Few things warm my heart more than hearing stories of how 3D printing is used to help endangered species, such as sea turtles. But the technology doesn’t just help by creating prosthetic shells or flippers—it can also be used in important conservation efforts as well. Since 2004, the Dubai Turtle Rehabilitation Project, which is based at the five-star Jumeirah Al Naseem hotel, has rescued, rehabbed, and released 1,600 turtles, and is the only project of its kind in the region. Now, the Jumeirah hotel group is raising awareness for sea turtle conservation with some beautiful 3D printed turtle structures, which have been installed in Dubai.
Jumeirah is committed to preserving wildlife, particularly the sea turtles that call the Arabian Gulf their home, which face many threats to their survival, including pollution, boat strikes, coastal development, and hunting. There are seven species of marine turtle, and sadly all of them—from the loggerhead to the hawksbill and green turtle—are listed as vulnerable to extinction, critically endangered, or endangered.
Often, it’s members of the public, via the Dubai Wildlife Protection Office, who bring turtles to Jumeirah Al Naseem after finding them washed up onshore. Sea turtles that end up at the Turtle Rehabilitation Sanctuary can recover in a Gulf-fed lagoon, which gives them a natural habitat and lets the team monitor their rehabilitation. Many of the turtles are fitted with satellite transmitters before they are released back into the wild, so the team can see how far they travel, and the hotel’s outdoor turtle enclosure is open to the public every day, so visitors can actually interact with the animals and learn about their biology, the threats they face, and how important they are to our oceans.
French/Tunisian artist Idriss B, who’s based in Dubai, enjoys making unique polygonic art, and already has several really amazing installations in that city and other places around the world. Recently, he created nine large, 3D printable polygonic turtle sculptures for Jumeirah’s turtle conservation project, which were fabricated by the Proto21 3D printing farm in Dubai, using 40 3D printers and over 125 kg of material.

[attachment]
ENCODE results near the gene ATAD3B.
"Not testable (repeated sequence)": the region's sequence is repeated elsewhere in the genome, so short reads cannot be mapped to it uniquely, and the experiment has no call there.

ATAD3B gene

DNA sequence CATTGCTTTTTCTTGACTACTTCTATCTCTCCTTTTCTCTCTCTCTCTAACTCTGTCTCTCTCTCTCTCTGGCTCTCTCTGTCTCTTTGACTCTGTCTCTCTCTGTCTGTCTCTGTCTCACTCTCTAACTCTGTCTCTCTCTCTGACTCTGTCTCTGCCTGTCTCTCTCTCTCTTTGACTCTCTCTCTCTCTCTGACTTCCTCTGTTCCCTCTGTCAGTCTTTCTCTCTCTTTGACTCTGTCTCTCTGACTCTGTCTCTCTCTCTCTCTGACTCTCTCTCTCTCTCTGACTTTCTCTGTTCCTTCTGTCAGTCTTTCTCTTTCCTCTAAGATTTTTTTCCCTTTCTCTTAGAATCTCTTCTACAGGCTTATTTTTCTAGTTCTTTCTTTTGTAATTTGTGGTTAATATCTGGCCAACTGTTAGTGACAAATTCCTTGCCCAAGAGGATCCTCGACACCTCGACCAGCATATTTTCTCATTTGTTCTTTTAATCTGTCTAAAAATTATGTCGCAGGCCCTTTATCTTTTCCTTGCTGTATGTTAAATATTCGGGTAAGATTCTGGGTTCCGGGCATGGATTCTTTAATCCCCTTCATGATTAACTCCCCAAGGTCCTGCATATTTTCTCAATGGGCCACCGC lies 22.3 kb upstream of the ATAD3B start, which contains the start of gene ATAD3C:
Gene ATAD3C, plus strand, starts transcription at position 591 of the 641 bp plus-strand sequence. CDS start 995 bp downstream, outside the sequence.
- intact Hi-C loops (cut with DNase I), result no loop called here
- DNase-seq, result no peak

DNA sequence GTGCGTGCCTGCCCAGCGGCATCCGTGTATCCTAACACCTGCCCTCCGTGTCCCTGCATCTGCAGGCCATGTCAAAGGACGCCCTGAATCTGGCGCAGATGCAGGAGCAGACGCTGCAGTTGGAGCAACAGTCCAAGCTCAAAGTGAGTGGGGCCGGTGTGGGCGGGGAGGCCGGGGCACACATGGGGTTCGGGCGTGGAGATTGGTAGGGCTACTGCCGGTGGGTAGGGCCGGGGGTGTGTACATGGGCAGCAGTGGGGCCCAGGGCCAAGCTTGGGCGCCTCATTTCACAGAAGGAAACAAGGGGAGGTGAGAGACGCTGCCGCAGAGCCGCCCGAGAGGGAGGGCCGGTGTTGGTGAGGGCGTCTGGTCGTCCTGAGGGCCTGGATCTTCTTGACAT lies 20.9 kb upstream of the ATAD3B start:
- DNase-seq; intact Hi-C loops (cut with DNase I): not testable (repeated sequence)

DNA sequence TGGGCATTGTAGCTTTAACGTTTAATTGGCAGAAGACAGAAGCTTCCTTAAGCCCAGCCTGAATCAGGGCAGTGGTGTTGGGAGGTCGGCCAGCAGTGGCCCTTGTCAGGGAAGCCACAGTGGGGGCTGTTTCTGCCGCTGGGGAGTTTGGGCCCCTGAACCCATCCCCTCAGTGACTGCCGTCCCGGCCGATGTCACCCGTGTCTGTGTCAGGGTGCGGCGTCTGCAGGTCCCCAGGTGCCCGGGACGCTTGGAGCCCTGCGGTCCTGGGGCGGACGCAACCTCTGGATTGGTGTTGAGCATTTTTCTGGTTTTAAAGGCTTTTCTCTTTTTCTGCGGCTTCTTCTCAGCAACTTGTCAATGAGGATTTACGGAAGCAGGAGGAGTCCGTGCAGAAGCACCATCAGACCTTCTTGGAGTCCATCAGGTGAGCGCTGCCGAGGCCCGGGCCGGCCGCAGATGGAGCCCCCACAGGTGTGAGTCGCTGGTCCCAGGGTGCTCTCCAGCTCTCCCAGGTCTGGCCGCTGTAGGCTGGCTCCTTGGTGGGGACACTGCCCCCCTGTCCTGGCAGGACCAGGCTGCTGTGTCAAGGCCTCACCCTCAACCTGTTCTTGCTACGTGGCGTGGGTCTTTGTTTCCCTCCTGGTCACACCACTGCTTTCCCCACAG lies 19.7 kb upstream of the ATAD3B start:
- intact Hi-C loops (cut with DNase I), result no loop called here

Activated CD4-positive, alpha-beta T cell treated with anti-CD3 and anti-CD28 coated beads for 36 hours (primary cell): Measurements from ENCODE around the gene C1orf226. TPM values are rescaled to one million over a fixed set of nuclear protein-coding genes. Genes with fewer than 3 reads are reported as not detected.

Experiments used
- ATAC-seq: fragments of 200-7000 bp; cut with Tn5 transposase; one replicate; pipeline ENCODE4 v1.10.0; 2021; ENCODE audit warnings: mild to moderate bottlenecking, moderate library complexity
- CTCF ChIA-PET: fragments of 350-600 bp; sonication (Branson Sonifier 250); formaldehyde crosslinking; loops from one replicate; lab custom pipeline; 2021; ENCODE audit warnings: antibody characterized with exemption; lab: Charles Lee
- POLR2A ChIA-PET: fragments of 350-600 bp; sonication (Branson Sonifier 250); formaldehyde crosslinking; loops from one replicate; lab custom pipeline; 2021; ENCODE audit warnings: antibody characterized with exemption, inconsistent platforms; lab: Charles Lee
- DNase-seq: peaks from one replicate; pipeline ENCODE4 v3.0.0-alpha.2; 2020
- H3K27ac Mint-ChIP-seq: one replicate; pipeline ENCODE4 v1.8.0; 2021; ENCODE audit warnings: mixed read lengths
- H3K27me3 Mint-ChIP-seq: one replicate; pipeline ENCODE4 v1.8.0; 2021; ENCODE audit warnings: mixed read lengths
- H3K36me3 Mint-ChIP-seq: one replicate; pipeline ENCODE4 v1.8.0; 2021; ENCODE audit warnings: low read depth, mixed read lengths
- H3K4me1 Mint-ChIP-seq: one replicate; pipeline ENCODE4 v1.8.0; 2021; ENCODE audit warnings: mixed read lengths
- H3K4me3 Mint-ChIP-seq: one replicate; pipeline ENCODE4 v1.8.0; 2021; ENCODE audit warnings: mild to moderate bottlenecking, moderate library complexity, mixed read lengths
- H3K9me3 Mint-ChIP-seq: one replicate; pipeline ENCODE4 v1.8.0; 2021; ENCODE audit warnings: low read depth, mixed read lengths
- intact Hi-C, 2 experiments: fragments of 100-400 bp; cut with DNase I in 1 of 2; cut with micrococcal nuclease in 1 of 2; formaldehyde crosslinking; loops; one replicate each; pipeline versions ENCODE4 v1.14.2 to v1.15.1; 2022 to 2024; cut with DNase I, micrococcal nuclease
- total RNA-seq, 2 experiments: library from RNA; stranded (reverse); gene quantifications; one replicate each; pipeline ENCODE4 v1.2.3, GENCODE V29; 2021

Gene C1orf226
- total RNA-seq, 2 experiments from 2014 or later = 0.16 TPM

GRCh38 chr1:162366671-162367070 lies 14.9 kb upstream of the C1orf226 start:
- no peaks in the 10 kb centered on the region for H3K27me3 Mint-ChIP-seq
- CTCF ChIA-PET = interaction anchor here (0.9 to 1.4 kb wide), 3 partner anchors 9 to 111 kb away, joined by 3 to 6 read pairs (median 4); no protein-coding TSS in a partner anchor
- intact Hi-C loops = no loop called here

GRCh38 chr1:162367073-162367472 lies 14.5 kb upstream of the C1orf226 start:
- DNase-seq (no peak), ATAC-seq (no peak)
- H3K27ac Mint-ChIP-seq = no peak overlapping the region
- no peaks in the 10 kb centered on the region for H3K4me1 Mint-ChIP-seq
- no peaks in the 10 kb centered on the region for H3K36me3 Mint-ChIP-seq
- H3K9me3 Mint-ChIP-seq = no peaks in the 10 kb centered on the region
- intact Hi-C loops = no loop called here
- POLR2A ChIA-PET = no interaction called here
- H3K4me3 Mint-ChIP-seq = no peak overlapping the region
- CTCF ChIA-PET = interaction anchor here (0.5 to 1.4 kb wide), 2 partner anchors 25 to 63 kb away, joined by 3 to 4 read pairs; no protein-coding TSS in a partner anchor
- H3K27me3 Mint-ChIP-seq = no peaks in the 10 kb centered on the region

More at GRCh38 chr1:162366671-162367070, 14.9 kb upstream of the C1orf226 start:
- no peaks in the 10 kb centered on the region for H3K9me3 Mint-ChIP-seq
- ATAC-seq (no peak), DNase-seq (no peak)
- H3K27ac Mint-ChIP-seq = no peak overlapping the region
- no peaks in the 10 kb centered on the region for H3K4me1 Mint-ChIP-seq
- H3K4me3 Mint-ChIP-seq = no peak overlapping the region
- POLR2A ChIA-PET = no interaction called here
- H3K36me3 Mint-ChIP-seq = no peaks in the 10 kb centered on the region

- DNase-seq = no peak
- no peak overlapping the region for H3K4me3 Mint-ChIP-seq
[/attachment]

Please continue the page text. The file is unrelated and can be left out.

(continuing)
As this project is focused on conservation efforts, it makes sense that a sustainable solution was used to create the 3D printed turtle structures. That’s why the creators decided to use eco-friendly, recycled PLA filament from UK company Filamentive to shine a light on how important environmental protection is, as well as reduce the project’s overall environmental impact.
“It is always exciting to see our sustainable materials selected for high-visibility projects; given our own strong focus on sustainability, it is truly rewarding to be a small part of an impactful project that highlights marine conservation,” said Ravi Toor, Founder Managing Director, Filamentive. “We commend Jumeirah Group for their environmental efforts, thank our valued partners Proto21 for their sustainable 3D printing production, and also applaud Idriss B for his creativity in raising awareness for this all-important cause.”
The 3D printed turtles are being installed at locations throughout Dubai, including by the sky-high Burj Al Arab Hotel—one of the city’s most recognizable landmarks.
The Jumeirah Group really wants to drive the point home about how necessary marine conservation is, and also launched a multi-sensory culinary experience called Turtle Tea by Idriss B at the Al Naseem’s Al Mandhar Lounge. This unique offering is part of the hotel’s new À La Mode dining concept, in which fashion and cultural icons partner with Jumeirah Group for a purpose-led afternoon tea, and the first À La Mode experience will be the Turtle Tea by Idriss B. Guests can see one of the 3D printed turtles in the artist’s collection when they first arrive in the hotel lobby, while others will be placed throughout the hotel. They’ll also enjoy an afternoon tea with both sweet and savory vegan offerings, which will of course be served on top of chrome turtle sculptures.
Turtle Tea by Idress B also marks the official launch of the new dedicated toll-free hotline, 800TURTLE (800 887853), which was organized by the Project Ambassador Sheikh Fahim bin Sultan bin Khalid Al Qasimi for people to call if they find an injured or distressed sea turtle. A contribution will also be made to the Dubai Turtle Rehabilitation Project with every Turtle Tea by Idriss B experience, and in addition to enjoying the 3D printed turtle sculptures and delicious afternoon tea, guests can scan QR codes onsite to learn more about the Jumeirah Group’s inspiring work with sick and injured sea turtles.
Subscribe to Our Email Newsletter
Stay up-to-date on all the latest news from the 3D printing industry and receive information and offers from third party vendors.
You May Also Like
3D Printing News Unpeeled: NASA Recycles Packaging and Wants 3D Printed Shuttle Tiles
NASA has given an SBIR award to Gigabot to develop an in space packaging reycling and printing system. Meanwhile Canopy gets another award to make a binder jet production technology...
3D Printing News Unpeeled: Robotics, Molyworks and Fraunhofer
Molyworks´ metal powder sales unit Continuum raised $36 million from an PE fund to power recycled powder sales. ARA was interested because Continuum could perhaps decarbonize the supply chain through...
3D Printing News Unpeeled: Zimmer Biomet, Recyclable 3D Printed Homes and Minifactory
Minifactory just unveiled a double as fast high temperature Material Extrusion system for PEEK and other high temperature polymers. It has better control over the heated chamber, improved air flow...
3D Printing Webinar and Event Roundup: November 20, 2022
Coming off of the insanity that is formnext and going into the week of Thanksgiving in the United States, the roundup is a little thin this week, but we still...